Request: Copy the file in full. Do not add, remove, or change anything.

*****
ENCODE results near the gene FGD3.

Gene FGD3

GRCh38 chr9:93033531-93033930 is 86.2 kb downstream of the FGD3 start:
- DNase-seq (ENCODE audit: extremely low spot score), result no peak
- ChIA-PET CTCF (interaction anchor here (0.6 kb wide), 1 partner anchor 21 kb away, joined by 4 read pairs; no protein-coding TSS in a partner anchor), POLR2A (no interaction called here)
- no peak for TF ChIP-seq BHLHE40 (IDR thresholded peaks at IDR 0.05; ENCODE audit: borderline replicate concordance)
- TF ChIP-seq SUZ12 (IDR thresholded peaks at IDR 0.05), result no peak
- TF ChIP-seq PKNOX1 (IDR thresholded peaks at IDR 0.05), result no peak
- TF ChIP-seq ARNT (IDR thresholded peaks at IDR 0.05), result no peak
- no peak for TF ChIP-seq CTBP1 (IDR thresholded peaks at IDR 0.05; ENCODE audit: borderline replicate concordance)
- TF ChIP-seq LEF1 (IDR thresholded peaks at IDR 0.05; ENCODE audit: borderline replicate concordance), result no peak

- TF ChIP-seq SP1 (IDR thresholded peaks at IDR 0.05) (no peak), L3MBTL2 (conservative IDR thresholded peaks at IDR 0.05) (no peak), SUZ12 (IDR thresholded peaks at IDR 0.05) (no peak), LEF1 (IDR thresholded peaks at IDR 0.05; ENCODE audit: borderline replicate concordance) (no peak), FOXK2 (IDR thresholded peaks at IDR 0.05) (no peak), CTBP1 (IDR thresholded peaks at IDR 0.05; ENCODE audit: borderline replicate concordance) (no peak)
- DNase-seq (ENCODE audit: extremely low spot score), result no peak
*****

ENCODE results near the gene FGD3.

Gene FGD3

GRCh38 chr9:93033531-93033930 is 86.2 kb downstream of the FGD3 start:
- DNase-seq (ENCODE audit: extremely low spot score), result no peak
- ChIA-PET CTCF (interaction anchor here (0.6 kb wide), 1 partner anchor 21 kb away, joined by 4 read pairs; no protein-coding TSS in a partner anchor), POLR2A (no interaction called here)
- no peak for TF ChIP-seq BHLHE40 (IDR thresholded peaks at IDR 0.05; ENCODE audit: borderline replicate concordance)
- TF ChIP-seq SUZ12 (IDR thresholded peaks at IDR 0.05), result no peak
- TF ChIP-seq PKNOX1 (IDR thresholded peaks at IDR 0.05), result no peak
- TF ChIP-seq ARNT (IDR thresholded peaks at IDR 0.05), result no peak
- no peak for TF ChIP-seq CTBP1 (IDR thresholded peaks at IDR 0.05; ENCODE audit: borderline replicate concordance)
- TF ChIP-seq LEF1 (IDR thresholded peaks at IDR 0.05; ENCODE audit: borderline replicate concordance), result no peak

- TF ChIP-seq SP1 (IDR thresholded peaks at IDR 0.05) (no peak), L3MBTL2 (conservative IDR thresholded peaks at IDR 0.05) (no peak), SUZ12 (IDR thresholded peaks at IDR 0.05) (no peak), LEF1 (IDR thresholded peaks at IDR 0.05; ENCODE audit: borderline replicate concordance) (no peak), FOXK2 (IDR thresholded peaks at IDR 0.05) (no peak), CTBP1 (IDR thresholded peaks at IDR 0.05; ENCODE audit: borderline replicate concordance) (no peak)
- DNase-seq (ENCODE audit: extremely low spot score), result no peak